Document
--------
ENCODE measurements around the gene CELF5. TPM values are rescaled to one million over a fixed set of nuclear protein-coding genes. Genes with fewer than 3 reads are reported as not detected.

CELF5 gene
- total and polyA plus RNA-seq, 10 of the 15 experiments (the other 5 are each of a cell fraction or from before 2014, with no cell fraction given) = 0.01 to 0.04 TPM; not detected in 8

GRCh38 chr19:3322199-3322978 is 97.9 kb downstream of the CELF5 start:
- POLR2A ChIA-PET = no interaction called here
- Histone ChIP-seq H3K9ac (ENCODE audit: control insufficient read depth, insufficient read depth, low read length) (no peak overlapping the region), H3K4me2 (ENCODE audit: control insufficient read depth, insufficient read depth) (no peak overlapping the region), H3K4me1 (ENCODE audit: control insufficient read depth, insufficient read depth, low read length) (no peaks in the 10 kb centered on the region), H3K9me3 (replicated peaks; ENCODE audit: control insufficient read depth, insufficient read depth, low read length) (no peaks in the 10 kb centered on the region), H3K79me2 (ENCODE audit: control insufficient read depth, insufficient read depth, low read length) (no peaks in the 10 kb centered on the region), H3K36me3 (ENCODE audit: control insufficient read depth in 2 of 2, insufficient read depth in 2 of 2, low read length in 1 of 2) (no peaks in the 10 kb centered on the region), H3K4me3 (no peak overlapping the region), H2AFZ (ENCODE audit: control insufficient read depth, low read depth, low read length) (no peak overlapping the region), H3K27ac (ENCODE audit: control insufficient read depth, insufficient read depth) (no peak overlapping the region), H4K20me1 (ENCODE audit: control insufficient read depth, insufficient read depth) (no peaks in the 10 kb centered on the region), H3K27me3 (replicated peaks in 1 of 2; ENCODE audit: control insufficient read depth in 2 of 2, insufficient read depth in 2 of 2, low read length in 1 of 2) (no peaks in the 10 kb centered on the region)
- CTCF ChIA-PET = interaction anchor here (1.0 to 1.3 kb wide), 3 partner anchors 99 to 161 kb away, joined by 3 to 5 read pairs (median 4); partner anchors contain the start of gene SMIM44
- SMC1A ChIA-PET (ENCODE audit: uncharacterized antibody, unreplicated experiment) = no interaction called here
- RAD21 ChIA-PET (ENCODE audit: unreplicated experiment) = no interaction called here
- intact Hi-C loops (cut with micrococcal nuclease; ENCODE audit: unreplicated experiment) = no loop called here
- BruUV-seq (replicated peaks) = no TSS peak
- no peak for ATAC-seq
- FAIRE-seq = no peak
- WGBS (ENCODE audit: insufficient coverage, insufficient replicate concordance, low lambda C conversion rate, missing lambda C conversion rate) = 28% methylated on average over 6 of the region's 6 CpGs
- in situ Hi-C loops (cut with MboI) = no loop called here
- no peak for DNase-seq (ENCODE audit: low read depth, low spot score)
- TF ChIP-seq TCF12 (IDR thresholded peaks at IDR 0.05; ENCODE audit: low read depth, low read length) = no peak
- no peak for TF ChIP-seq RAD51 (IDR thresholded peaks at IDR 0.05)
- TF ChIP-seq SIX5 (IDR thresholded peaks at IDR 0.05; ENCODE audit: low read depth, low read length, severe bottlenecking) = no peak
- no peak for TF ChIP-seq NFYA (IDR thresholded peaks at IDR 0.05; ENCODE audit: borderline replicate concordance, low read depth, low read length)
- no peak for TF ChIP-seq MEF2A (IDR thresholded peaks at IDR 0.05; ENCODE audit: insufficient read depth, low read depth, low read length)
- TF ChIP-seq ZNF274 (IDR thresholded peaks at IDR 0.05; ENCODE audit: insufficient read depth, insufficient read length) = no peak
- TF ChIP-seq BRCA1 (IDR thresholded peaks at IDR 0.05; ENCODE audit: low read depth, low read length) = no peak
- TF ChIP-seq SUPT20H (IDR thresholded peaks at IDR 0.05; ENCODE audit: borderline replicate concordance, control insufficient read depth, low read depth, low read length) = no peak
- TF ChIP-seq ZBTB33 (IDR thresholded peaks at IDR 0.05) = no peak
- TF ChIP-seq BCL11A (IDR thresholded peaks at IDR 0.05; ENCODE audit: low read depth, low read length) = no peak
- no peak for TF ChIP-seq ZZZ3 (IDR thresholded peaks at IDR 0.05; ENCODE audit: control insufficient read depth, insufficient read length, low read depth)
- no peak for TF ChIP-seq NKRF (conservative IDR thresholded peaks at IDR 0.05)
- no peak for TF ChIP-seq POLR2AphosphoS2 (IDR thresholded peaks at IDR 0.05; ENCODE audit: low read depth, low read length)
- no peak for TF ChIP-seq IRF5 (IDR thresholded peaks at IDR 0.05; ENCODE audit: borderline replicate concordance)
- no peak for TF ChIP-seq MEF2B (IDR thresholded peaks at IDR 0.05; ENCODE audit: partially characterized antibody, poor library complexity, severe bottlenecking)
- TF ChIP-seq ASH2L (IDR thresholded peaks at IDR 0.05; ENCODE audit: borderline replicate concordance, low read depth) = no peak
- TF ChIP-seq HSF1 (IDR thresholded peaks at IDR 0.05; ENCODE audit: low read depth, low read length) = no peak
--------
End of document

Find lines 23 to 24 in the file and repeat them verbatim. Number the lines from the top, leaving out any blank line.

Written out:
- TF ChIP-seq BRCA1 (IDR thresholded peaks at IDR 0.05; ENCODE audit: low read depth, low read length) = no peak
- TF ChIP-seq SUPT20H (IDR thresholded peaks at IDR 0.05; ENCODE audit: borderline replicate concordance, control insufficient read depth, low read depth, low read length) = no peak